Market analysis: a dry harvest, picking a canola number, and eyeing up India

(Jeremy Boychyn/Supplied)

Big things happen in a big world and yet somehow the grain markets are still transfixed by what number the ProFarmer Tour is likely to come out with on Friday regarding corn production estimates for the U.S.

Neil Townsend, Grainfox market analyst, says it’s a bit strange to think that Russia can literally bomb infrastructure in the Black Sea region right now, and somehow that doesn’t have a huge impact on markets.

While we’ll reserve judgement on the U.S. crop for now, if only because we are ahead of the conclusion of the tour and the week’s weather is wilting the crop as we speak, there’s plenty to dig in to on the global scale and right here in Western Canada. (more below…)

To the positive, what looks relatively bullish is the grains and oilseeds sector, at least in the short term; plus Australia has had an okay year, but a return to dry and very dry weather will curtail production there. Word out of the Black Sea is that although more crop has moved out (by land and river), the quality is not great.

Here at home, wheat harvest is ramping up and broadly speaking there’s perhaps a bit more to go in to the bin than expected, but by no means is that a universal feeling. Production is not as bad as 2021 but not as good as 2022 for most, Townsend says. For oats and pulses, however, yields have been more disappointing.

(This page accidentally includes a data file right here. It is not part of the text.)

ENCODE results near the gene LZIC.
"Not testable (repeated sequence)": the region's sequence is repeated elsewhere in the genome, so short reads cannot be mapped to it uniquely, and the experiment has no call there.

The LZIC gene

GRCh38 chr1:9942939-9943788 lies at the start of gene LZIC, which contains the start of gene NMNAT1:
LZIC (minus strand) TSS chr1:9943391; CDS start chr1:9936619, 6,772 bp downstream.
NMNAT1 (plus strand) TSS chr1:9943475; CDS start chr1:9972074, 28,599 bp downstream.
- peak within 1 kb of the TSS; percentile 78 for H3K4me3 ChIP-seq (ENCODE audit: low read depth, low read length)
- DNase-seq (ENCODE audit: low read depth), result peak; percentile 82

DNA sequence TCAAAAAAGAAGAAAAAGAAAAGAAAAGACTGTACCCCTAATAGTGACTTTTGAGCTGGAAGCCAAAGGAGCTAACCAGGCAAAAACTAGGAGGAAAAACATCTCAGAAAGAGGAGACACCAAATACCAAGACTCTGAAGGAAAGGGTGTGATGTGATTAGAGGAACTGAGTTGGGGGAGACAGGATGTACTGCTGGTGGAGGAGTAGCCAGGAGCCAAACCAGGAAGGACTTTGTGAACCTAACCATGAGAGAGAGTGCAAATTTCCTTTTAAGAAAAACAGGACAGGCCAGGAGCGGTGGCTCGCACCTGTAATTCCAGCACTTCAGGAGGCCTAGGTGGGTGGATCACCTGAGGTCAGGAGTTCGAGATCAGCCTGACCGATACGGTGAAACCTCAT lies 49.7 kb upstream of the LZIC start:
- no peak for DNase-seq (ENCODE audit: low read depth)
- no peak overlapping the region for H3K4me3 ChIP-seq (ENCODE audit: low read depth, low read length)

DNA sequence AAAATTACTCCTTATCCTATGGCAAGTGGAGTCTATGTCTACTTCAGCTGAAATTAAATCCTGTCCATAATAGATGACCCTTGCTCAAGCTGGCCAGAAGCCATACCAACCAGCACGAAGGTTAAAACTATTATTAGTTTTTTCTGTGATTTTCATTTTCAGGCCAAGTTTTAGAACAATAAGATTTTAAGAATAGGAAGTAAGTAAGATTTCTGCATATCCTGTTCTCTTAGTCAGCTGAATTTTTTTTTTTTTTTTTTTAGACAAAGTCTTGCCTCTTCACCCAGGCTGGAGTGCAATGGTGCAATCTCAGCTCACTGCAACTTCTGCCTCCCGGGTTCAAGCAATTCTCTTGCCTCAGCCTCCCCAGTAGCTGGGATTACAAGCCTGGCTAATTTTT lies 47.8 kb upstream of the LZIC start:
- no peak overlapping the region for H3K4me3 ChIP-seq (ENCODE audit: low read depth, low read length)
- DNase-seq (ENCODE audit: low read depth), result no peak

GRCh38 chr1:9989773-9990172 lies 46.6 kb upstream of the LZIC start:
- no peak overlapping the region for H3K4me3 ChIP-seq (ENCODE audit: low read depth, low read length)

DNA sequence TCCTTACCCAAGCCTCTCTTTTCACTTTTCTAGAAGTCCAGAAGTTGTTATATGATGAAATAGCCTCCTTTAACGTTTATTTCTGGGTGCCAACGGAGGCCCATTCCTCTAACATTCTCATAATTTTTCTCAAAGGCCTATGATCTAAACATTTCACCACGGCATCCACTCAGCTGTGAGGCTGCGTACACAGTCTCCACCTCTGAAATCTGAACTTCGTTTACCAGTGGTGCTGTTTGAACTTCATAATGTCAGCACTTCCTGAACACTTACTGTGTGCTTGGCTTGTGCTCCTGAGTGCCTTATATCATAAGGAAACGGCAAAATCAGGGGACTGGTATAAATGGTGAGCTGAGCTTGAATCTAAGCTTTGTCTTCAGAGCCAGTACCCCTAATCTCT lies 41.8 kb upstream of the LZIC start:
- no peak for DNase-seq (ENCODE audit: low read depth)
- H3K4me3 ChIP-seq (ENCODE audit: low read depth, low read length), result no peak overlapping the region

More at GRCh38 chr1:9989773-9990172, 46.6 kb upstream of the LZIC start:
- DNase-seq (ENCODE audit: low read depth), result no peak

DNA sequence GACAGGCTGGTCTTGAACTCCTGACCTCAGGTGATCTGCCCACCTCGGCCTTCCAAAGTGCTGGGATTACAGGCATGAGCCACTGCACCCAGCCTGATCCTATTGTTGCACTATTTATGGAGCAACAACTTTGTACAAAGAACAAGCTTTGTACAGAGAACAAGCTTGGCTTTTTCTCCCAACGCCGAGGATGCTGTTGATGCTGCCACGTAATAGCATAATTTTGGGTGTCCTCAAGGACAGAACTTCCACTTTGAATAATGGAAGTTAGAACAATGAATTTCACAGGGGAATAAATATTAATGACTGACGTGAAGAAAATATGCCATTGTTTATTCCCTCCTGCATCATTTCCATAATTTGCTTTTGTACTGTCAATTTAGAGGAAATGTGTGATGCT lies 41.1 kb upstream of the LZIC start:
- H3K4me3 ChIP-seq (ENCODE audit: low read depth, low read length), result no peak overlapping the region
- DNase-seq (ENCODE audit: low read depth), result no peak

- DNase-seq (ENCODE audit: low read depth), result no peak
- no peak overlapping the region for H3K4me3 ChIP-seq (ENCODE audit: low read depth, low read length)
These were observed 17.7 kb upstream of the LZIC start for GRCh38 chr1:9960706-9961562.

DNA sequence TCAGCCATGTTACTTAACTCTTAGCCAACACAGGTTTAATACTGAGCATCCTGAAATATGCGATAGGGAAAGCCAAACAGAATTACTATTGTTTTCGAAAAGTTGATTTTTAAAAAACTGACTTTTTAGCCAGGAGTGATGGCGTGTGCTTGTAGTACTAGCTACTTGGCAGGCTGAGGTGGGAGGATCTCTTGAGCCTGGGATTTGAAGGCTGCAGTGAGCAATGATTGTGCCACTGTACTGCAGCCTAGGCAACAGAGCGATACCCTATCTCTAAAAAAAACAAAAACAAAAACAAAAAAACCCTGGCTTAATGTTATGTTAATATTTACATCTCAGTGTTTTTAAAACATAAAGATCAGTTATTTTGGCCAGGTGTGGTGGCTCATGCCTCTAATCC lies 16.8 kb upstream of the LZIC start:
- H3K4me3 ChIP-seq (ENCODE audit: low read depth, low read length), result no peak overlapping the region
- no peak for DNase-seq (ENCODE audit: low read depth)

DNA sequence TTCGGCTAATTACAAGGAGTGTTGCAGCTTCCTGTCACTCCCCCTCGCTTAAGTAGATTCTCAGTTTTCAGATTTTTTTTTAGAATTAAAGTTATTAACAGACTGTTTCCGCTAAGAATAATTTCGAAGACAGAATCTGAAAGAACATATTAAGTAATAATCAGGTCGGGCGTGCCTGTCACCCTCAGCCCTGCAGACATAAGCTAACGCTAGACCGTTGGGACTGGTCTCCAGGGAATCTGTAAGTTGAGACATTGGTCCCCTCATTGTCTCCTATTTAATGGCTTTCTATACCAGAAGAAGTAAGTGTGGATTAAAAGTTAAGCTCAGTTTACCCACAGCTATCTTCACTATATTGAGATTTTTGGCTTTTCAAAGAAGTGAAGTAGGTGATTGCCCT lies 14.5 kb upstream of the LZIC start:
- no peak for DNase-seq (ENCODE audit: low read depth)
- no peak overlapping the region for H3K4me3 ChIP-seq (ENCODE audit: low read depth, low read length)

Moving to canola, the estimated production figures bounce between 16 and 18 million tonnes, which is a really wide range at this point in the season, he says.

“I think we’re under 17 [million]; we’re going to be in a pretty tight situation, just with the regular crush, and the regular sort smaller crop influence export program, but I am getting a sense in some of the reportage going around the diesel, renewable diesel plants is that there’s a bit of deferral going on,” Townsend says.

There’s still support at the state level in the U.S. — California, Oregon, and Washington State, for example —  for renewable diesel, but there seems to be a slowing of momentum for renewable diesel and the associated crush expansion planned for ’24, Townsend says.

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